Contour Showcase

Contour Showcase

Written by Charlie Sinhaseni on 12/5/2003 for PC  

When I received my iPod a few weeks ago I noticed couple of things right off the bat; 1)The device is sleek and sexy and 2)The thing is heavily susceptible to scratches. Immediately I set my sights on finding a proper solution that would protect my valuable device while properly showcasing its sleek and innovative design. I tried out a number of different units but none of them managed to impress me as much as the Contour Showcase, the subject of today’s review.

It has virtually everything that you could ever ask for in a protective case and then some. Not only does it showcase the beauty of the device but it also allows it to be fully functional and accessible while protecting it. Best of all? It’s easy to use and it feels safe and sturdy too. Forget those lame gel-based solutions, forget about all of the other pretenders out there, the Contour Showcase comes to play and it’s the best case that your money can buy.



Built from a nice mixture of plastic and rubber, the Showcase does an excellent job of protecting and showcasing your pricey investment. Instead of housing the iPod entirely in rubber or plastic the case is built from a plastic mold with some rubber trimming on its outside. This works wonders when it comes from protecting the actual unit itself. The rubber helps to round out the edges and make the device easier to grip while sheltering it from harm.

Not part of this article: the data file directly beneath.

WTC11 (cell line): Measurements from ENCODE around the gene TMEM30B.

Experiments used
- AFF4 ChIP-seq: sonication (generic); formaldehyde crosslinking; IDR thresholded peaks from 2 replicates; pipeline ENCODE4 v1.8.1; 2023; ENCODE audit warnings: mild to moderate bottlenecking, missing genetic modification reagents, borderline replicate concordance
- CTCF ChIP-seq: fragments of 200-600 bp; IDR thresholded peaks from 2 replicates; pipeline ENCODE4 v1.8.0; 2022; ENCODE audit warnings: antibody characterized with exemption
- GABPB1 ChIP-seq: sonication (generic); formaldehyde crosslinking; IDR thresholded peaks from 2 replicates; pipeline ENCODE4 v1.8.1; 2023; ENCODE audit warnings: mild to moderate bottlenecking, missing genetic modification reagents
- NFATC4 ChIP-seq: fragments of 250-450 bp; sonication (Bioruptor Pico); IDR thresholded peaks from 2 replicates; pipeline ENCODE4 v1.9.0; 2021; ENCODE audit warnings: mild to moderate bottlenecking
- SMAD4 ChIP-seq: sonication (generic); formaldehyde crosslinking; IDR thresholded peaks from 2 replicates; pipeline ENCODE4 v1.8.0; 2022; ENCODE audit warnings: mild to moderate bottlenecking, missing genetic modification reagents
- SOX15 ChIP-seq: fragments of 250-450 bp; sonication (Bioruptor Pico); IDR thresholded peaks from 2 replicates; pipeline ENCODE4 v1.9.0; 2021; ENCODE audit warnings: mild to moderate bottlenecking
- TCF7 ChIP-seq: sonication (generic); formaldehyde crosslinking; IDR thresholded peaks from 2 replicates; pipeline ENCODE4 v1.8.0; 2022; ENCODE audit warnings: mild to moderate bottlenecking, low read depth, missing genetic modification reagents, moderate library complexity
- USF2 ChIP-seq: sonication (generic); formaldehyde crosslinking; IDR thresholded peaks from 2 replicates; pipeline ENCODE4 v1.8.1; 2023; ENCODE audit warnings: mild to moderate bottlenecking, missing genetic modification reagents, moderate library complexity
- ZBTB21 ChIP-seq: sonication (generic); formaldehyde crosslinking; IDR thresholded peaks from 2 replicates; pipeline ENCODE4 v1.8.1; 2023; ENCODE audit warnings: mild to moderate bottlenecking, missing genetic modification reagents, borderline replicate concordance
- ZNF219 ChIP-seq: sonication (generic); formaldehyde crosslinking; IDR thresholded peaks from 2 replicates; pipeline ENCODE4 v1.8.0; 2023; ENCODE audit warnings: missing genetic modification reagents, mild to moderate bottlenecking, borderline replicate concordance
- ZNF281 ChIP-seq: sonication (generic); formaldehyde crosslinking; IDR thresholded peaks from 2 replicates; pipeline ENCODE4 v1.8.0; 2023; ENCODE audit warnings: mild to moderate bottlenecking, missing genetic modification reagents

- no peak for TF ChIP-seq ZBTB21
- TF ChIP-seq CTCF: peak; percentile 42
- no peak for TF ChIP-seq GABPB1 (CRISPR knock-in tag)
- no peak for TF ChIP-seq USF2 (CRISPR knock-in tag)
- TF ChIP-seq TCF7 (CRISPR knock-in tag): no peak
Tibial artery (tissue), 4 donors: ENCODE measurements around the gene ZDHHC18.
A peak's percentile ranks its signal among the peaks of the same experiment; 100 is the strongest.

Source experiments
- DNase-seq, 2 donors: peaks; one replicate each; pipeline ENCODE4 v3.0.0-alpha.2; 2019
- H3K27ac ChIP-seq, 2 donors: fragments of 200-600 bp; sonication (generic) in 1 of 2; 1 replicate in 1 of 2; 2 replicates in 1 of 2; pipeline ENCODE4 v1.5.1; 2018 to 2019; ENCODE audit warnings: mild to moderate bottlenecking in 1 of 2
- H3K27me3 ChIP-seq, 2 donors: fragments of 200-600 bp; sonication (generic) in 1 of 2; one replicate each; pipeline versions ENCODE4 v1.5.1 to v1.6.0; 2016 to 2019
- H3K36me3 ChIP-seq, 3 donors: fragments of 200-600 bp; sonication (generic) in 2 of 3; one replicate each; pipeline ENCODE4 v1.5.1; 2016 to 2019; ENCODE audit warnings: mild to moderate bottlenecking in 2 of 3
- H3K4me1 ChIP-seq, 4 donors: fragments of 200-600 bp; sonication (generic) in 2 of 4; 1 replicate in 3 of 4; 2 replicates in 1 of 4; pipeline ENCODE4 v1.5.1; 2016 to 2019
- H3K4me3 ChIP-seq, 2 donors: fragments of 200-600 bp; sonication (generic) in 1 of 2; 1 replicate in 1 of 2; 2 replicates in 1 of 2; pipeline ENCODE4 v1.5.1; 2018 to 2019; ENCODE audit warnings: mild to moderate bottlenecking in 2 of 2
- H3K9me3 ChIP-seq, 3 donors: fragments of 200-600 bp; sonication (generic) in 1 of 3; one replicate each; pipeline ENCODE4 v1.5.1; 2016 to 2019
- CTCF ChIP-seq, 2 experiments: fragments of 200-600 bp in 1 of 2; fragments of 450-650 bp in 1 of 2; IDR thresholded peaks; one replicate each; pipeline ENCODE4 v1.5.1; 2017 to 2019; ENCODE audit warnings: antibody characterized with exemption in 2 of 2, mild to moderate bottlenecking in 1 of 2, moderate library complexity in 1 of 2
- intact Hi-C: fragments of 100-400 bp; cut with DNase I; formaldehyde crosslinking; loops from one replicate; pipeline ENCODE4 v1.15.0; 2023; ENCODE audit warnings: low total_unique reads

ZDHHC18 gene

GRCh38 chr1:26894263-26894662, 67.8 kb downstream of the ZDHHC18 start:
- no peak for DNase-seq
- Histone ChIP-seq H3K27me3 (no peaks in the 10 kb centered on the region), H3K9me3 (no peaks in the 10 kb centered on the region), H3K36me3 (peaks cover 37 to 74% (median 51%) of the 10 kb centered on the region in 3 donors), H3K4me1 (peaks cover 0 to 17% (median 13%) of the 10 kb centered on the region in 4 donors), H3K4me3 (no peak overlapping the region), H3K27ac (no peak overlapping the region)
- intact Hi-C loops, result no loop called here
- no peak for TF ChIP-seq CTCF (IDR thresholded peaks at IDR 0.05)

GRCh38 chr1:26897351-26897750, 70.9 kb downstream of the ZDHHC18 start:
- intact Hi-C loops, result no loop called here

Putting the iPod into the device is a simple and painless process, thanks largely to the effortless latch that’s built into the side of the unit. The entire case swings out vertically to allow for you to insert and remove the device with ease but it’s the fastener that really impresses me. It’s so simple to secure yet it feels very safe and protective. Never once did I feel like the case could accidentally open while in transport nor did I feel like the case could inadvertently open upon dropping it. In fact I test dropped the unit a few times (sans iPod of course) and the unit stayed secure every single time.

If you own the 30 or 40 GB model you’ll find that you can slide the device in on its own. A small backing pad is included so that the device can be used with the smaller 10 and 20 GB models as well. I was kind of disappointed to see that the designers opted for a foam pad as opposed to a clear solution. This causes the back to be covered, obscuring the metal backing and the prominent Apple logo. Also, those who opted for the laser engraving will be saddened to know that the molding of the case obscures it entirely.